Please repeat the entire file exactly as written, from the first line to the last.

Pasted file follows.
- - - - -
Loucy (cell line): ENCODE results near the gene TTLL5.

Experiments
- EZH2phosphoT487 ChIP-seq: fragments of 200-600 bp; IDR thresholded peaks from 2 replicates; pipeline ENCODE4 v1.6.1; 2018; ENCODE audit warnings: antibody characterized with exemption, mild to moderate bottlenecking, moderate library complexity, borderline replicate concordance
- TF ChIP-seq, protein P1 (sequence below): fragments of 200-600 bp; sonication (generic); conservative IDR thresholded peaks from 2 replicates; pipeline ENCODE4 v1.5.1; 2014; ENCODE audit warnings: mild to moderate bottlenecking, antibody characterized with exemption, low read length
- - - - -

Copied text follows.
Loucy (cell line): ENCODE results near the gene TTLL5.

Experiments
- EZH2phosphoT487 ChIP-seq: fragments of 200-600 bp; IDR thresholded peaks from 2 replicates; pipeline ENCODE4 v1.6.1; 2018; ENCODE audit warnings: antibody characterized with exemption, mild to moderate bottlenecking, moderate library complexity, borderline replicate concordance
- TF ChIP-seq, protein P1 (sequence below): fragments of 200-600 bp; sonication (generic); conservative IDR thresholded peaks from 2 replicates; pipeline ENCODE4 v1.5.1; 2014; ENCODE audit warnings: mild to moderate bottlenecking, antibody characterized with exemption, low read length